Comments on: Why low-interest payday loans could scale A slice of lime in the soda Sun, 26 Oct 2014 19:05:02 +0000 hourly 1 By: Piyushr Sat, 07 Apr 2012 12:33:06 +0000 If you’re thinking about applying for quick cash payday loans, you have to be at least eighteen, employed and a UK resident. If you fulfil those criteria and have an active bank account, you can apply. You then just need to include a few details about your home, work and banking account, and your application will likely be fast-tracked to a quick decision.

By: Truthvsfiction Fri, 13 Jan 2012 20:17:51 +0000 Mr. Salmon,

Several points being made in your article are incorrect and there are some points concerning the economics of lending that are being ignored.

First, the assumption that losses (defaults) are front loaded is incorrect. While a higher percentage of losses incur in the first 50% of the average term length, losses are none the less incurred throughout the period. And since loan balances very, a higher balance loan defaulting at nine months may carry more impact than a smaller balance at three months. The point being that the statement about “front loaded” losses is incorrect.

Second, if you are lending for shorter periods of time, your are earning less “interest dollars” to pay for the expense dollars you incurred to make and book the loan. And it is interest dollars, not interest rates or APR, that pays the bills. Too often people have lost focus on that truth. Some do so intentionally because it supports their cause.

This goes to the heart of the point Megan was making. That is it is the expense (hard dollars) that goes into making and managing a loan that carries the greatest weight. And therefore you need to earn sufficient interest dollars to cover that expense, then cover losses, then cover cost of funds, before even reaching a profit goal.

Too often in this debate the conversation has centered around what cost of funds are and what is being charged. People then incorrectly assume that if it costs a lender 3% for the money and they lend it at 36%, then the 33% is a large profit.

Yet 36% on a $500 six month installment loan is just $53 dollars total interest, or $8.83 a month. If the allocated operating expense is $15 to $20 a month per loan, then providing a loan at that rate is a loss.Numerous studies have shown that it costs $200 to $400 a year to book and manage a loan (assuming monthly payments).

Thats why bank’s and credit unions don’t make these loans.The return in dollars is not enough to offset dollars expensed.

The higher rates for small dollar loans are mostly driven by the economies of operating a business everyday, not losses. In fact, most small dollar lender’s losses (annuualized) are lower than credit cards.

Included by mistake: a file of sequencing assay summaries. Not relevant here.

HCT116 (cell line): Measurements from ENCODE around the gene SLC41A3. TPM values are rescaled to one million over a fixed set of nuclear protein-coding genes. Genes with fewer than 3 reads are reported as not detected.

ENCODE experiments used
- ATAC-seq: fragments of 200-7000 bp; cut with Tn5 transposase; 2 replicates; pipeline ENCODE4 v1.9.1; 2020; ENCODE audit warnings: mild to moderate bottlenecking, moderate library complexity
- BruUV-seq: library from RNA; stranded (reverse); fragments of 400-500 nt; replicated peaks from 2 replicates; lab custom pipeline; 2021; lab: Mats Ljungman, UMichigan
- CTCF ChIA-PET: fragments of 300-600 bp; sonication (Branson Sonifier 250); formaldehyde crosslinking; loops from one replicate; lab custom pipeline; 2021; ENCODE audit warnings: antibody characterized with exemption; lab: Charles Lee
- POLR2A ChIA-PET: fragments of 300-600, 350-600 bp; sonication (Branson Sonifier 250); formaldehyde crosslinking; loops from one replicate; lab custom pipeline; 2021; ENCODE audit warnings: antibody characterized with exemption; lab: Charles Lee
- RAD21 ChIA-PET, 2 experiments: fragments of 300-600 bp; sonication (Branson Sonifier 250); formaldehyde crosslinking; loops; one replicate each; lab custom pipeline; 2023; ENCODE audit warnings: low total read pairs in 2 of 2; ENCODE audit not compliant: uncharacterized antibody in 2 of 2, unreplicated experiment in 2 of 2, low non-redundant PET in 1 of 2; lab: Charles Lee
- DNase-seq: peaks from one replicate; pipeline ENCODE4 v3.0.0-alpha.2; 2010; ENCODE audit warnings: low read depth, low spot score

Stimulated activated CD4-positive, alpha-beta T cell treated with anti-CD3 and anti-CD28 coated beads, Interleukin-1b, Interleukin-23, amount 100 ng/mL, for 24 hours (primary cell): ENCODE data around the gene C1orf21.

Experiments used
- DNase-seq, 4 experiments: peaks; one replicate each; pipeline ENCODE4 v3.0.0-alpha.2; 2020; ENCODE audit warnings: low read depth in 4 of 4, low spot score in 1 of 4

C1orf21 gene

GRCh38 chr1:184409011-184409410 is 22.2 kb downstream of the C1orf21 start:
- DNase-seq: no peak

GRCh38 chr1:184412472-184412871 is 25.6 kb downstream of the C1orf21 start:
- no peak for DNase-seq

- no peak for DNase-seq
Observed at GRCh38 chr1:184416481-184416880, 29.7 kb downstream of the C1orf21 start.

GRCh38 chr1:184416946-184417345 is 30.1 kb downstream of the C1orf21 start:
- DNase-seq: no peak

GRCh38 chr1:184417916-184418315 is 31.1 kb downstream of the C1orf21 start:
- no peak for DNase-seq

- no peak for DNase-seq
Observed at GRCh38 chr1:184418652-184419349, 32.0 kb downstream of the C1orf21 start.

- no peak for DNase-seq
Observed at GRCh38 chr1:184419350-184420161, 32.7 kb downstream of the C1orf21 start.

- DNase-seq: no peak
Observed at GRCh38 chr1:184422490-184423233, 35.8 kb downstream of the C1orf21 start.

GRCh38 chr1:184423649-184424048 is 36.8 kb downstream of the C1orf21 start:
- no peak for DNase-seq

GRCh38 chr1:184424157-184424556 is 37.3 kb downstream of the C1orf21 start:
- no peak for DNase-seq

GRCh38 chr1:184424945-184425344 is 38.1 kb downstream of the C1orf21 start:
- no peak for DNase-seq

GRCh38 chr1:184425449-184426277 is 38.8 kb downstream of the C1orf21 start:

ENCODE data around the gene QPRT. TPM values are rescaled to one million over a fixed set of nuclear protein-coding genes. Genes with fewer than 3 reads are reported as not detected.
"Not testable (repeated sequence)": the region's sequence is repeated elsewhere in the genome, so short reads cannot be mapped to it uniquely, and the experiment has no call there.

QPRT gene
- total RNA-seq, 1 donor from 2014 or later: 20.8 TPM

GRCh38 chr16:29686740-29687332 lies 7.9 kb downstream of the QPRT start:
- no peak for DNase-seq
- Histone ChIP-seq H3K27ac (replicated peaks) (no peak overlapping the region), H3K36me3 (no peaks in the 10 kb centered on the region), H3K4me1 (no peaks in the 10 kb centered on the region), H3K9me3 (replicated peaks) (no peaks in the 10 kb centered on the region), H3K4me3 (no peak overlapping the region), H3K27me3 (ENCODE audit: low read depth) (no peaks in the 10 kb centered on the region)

Your assumption that credit unions can and should make these types of loans is misplaced. The economic reality is that smaller dollar loans cannot be offered at lower rates because they simply do not produce sufficient dollar revenue to cover costs.

But I do appreciate your focus on keeping the discussion geared towards economics and not making it a totally socialist point of view.

By: Truthvsfiction Fri, 13 Jan 2012 19:37:09 +0000 Mr. Blaine of NC SECU,

As discussed in the North Carolina Commissioner of Bank’s meeting last fall, the assumption of the SECU SALO (payday) loan being profitable was wrong.

The analysis performed by Michael Stegman in his payday paper several years ago and of which has been the source for the claims of the SALO’s profitability is wrong.

Mr. Stegman incorrectly computed the ROA (Return on Assets) by counting the same $500 loan multiple times (to reach an annualized number). This had the effect of significantly overstating average assets and therefore materially understating the loss percentage.

I also believe there is some question as to the validity of the expense allocation in the ROA calculation. The largest expense of providing a loan is not the cost of funds, nor is it the losses. It is the operating expenses. And whether it is a $250 loan or a $2,500 loan, it cost the same to underwrite and managed.

My guess is that if the SECU allowed a proper analysis to be conducted by a legitmate accounting source, the actual results would be considerably less than you have been promoting.

Supporters of “non-profit” lending, Community Development Credit Unions, and progressive advocates have touted this “false” return as a showcase of the cause for attacking market rates.